The P2 Awards 2022 – Best AAA

It is once again time for the P2 crew to dish out those big awards at the end of an eventful year. As always the team can’t come to any sort of mutual agreement so we just let them pick their favourites to save the arguing. It is now time for the big one, AAA game of the year. 

The P2 Awards 2022 - Best AAA

Stephen del Prado - Elden Ring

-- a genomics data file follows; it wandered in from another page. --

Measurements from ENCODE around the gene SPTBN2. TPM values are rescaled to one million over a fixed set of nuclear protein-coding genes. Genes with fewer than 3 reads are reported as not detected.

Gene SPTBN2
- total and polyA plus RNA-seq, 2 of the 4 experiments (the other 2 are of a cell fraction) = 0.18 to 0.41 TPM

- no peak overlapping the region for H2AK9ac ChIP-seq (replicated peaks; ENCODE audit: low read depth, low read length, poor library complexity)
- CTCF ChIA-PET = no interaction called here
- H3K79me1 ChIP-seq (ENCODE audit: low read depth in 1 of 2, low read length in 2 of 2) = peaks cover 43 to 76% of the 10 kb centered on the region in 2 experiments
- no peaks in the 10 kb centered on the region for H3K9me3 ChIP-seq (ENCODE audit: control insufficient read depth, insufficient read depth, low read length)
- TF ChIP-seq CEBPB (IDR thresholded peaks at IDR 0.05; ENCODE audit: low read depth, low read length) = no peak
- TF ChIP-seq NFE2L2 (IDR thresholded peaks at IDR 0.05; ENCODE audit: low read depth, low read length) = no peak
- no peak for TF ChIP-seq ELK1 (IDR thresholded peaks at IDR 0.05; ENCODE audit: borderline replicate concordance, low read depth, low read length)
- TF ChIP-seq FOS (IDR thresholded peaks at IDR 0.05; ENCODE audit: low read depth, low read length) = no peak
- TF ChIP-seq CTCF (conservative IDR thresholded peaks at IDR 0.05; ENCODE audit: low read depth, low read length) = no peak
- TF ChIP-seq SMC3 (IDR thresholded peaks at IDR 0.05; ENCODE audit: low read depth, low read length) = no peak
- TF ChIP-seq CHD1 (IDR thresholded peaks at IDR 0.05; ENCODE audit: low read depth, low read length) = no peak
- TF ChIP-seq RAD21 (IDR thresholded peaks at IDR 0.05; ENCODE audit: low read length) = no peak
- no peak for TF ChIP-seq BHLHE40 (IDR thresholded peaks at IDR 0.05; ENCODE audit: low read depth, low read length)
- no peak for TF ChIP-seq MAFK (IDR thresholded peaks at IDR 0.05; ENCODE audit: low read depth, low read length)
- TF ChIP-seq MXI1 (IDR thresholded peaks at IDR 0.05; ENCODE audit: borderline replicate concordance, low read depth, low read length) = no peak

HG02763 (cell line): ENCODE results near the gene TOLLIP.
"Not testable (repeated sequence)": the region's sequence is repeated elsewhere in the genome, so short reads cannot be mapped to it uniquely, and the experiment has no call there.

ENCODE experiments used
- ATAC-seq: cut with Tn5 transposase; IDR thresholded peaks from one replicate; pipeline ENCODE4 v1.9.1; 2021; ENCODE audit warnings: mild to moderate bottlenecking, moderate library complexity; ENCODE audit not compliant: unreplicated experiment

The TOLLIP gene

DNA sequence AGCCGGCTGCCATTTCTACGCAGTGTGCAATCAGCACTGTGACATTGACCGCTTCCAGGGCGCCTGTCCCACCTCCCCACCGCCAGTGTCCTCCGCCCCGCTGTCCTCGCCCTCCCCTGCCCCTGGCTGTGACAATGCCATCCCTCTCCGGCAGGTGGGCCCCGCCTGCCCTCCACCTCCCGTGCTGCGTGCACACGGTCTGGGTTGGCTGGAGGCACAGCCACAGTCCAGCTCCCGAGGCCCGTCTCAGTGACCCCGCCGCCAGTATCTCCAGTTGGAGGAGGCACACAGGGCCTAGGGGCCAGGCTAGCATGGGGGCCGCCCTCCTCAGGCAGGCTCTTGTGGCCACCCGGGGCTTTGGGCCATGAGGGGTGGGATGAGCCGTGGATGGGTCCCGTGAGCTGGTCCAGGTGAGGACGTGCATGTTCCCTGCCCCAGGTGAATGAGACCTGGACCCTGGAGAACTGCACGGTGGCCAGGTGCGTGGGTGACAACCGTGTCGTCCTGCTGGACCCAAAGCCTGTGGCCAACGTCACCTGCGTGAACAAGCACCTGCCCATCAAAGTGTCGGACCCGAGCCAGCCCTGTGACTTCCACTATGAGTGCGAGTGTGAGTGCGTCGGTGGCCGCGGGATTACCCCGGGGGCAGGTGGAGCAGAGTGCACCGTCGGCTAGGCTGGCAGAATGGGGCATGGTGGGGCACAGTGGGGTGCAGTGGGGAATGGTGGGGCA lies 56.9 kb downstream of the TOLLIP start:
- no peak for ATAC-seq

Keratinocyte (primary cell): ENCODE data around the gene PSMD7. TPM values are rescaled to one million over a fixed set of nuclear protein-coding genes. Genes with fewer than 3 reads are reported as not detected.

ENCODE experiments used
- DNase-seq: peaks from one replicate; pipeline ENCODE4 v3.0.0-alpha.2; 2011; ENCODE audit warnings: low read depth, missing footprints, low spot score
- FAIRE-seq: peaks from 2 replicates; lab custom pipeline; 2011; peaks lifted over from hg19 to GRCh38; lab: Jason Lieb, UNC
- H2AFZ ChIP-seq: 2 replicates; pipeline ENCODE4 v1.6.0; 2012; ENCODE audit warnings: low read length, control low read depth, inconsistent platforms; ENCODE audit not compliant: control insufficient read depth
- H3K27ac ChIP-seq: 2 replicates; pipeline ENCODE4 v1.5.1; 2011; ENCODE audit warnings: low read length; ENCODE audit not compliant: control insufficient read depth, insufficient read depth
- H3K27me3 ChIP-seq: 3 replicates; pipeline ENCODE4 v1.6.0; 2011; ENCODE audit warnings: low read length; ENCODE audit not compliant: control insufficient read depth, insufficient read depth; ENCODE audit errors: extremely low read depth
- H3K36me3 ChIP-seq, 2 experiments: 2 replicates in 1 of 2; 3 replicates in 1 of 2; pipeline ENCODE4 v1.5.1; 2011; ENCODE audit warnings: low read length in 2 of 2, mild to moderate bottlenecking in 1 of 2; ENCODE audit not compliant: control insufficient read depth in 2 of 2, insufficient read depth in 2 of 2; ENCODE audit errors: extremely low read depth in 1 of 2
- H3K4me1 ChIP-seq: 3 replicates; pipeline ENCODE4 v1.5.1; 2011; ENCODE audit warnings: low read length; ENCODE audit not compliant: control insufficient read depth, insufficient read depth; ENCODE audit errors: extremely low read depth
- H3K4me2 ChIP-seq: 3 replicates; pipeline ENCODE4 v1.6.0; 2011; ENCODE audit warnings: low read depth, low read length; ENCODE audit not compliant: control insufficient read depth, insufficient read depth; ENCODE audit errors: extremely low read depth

When I think of everything that a ‘AAA’ game encompasses – the gaming equivalent of a summer blockbuster – I natural gravitate towards God of War: Ragnarok, the now expected Sony Exclusive Third Person Action Adventure title that is synonymous with GOTY accolades. But having rolled credits on GoW:R, I couldn’t help but feel it hewed a little too close to the work done in its predecessor, so much so that many of the same tricks that title pulled with character development and pacing now felt forced and contrived, whether due to the limitations of the medium or the necessity of previous gen compatibility. Nevertheless, much like my favourite film of 2022 (EEAAO), Elden Ring feels like far more like a scrappy A24 prestige piece that bombastic AAA in some ways, and yet totally fits that mold in others. It’s epic, sprawling, challenging, subversive and does things with the established FromSoft formulas I would have never thought feasible. It’s not a game for everyone, and some days it feels like it isn’t a game for me, but often it’s the things that challenge us we most appreciate in retrospect. That’s why Elden Ring isn’t necessarily the game I enjoyed the most this year on balance, but it is the Best Game of 2022 in my mind.